I’m frugal, I swear.

Screen shot 2009-12-17 at Dec 17, 2009, 11.14.55 PMI got out of my 2007 Toyota Scion TC, walked in to my apartment, made a call on my iPhone, checked my email on my Macbook, opened up the box to my brand new Digital SLR camera, and then thought to myself “Holy crap, am I a hypocrite?” How can I possibly preach frugality, when I own some rather expensive items? I’m sitting here typing this, on my 22″ external monitor, desperately trying to figure out a way to reconcile my possessions with my frugality.

And then it hit me… it’s because I’m frugal that I can own these nice things! We get caught up in the mentality that, to be truly frugal, one must save every dollar they earn and avoid nice things at all cost. Wait, that’s not what frugality is about, at least for me it’s not. For me, frugality is a commitment to manage money wisely, and have fun doing it.

I can afford to spend more money in some areas because I minimize costs in other areas. I keep a tight budget on expenses that most people (not you) tend to spend more frivolously on. I don’t drink alcohol, so that automatically saves me $20-$200 a month less than most other people my age. I still wear clothes that I’ve had since college. I try to eat out no more than once a week. I don’t go clubbin (Girl Ninja would not approve). And I only shower once a week to save water….just kidding….kind of.

Sure I may own some Apple products, drive a car with less than 30K miles, and have two computer monitors, but the beauty of frugality is that it’s expressed differently for each person. It’s about living within your means, not avoiding luxuries.

Indications you may not be frugal and you are just a straight up reckless spender…

1) You put “dining out” expenses on a growing credit card balance

2) You buy things you don’t want or need, simply because it was on sale.

3) You own multiple DVDs you have never taken out of their wrapping (I know some of you are guilty of this).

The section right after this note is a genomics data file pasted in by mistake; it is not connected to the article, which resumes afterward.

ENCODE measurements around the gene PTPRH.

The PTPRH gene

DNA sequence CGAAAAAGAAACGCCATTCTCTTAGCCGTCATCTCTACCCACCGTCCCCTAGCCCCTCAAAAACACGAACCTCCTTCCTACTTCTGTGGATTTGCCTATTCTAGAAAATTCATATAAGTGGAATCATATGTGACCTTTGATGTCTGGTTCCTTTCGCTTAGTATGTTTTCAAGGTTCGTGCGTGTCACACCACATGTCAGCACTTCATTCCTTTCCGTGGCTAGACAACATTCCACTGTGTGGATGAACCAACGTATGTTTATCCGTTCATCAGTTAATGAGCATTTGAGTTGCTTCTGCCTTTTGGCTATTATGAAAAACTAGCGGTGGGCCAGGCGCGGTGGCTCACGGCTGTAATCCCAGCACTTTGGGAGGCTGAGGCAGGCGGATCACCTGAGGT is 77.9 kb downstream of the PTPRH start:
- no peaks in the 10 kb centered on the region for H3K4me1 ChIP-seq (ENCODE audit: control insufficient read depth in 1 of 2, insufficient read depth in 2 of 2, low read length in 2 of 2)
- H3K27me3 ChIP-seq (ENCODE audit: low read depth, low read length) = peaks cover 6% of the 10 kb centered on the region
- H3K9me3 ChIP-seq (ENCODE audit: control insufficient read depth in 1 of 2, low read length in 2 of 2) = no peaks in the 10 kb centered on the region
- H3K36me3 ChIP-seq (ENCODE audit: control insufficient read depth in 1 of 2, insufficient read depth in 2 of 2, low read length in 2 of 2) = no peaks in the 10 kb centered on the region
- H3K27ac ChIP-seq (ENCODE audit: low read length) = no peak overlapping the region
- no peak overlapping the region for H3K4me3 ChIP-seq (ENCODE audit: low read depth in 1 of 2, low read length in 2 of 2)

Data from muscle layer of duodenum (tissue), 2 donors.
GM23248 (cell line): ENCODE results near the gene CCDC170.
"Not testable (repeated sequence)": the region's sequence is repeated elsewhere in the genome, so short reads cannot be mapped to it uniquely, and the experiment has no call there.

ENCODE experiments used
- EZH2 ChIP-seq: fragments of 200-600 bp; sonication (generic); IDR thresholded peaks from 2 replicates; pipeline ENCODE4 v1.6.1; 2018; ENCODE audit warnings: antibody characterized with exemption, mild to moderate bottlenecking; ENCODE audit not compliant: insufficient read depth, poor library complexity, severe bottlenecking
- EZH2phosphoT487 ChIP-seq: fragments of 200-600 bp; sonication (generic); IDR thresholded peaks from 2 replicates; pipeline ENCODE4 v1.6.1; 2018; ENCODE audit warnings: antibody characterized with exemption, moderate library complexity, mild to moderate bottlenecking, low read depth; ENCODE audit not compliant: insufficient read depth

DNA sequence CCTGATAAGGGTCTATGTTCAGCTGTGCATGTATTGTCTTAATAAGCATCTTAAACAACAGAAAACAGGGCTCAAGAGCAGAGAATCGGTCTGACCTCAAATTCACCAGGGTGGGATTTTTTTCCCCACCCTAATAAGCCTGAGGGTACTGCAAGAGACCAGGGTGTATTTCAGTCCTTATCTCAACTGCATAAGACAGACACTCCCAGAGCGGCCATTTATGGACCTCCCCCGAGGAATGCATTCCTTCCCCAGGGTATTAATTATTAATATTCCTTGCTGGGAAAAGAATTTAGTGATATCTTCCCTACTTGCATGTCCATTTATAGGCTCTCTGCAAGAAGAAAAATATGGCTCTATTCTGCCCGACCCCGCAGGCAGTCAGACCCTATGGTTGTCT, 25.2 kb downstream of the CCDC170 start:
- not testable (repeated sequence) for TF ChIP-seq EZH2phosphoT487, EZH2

4) Your name starts with a “C” and rhymes with bongress.

We all tend to make assumptions about others based off our observations. Heck, I’m guilty of it, but I hope a few nice possessions wont disqualify me from joining Club Frugal. What kind of frugal dude/dudette are you? Are you the I’m-so-cheap-I-won’t-have-any-fun frugal? The I-like-to-monitor-my-spending frugal? Or the I’m-not-really-frugal-but-I-like-to-pretend-that-I-am person?

Quasi-anonymous blogging.

Screen shot 2009-12-16 at Dec 16, 2009, 11.23.10 PMWhen I first started PDITF, I made the decision to go rogue and write under the alias Ninja. I know you may have actually thought my first name was Debt and my last name was Ninja, but it’s not, sorry to break it to ya. I may be anonymous to you, but for a select few, my true identity has been revealed. Being a quasi-anonymous blogger is the second most awkward thing in the world, platypuses (platypi?) being the first.

Screen shot 2009-12-16 at Dec 16, 2009, 10.55.28 PMSome people know who I am out of sheer stupidity on my part. I frequently email back and forth with various PF bloggers. I use Mac mail on my computer so I receive my personal email and blog email all in the mail client. Every once in a while I will accidentally send a PF related email out to someone from my personal email. Whoops. To the three PF bloggers that know my true identity, a warning: I will hunt you down and call you a doo-doo face if you share my information with others.

My family knows I blog (Hi family!) and a few of my close friends. Outside of those closest to me, I try to keep my nerdy side on the down-low. It doesn’t bother me if strangers/best friends/family know my financial DNA, but I get really uncomfortable when casual acquaintances discover my hidden hobby.

There is something weird to me about friends of friends reading my net worth updates and my spending habits. The other night, I was hanging out at a close friends house (who is aware of my blog) when he referenced an article I wrote to one of his friends (who I have only met once before). The mention in and of it self would not have been that awkward. It got weird when they decided to hop on a nearby laptop and scour my blog in my presence. I mean come on people, I’m standing right here, do you really need to read it now? This situation was uncomforatble for two reasons….

1) Everyone in the room was pretty much obligated to pretend my blog was really cool. None of them would be bold enough to tell me they thought my blog was lame. It would be like if an acquaintance told me they reached the highest level in World of Warcraft. I would say “No way that’s awesome man!”, but in my head I would be thinking “Maybe it’s time to get a girlfriend dude”. Personal finance is not the sexiest of topics, and contrary to what we all may think, blogging is still perceived as “dorky” by many. There were 5 people in the room that all gave me compliments after browsing PDITF, three of which I’m convinced did so just to be nice. Ya hear that casual friends, I know your web of lies!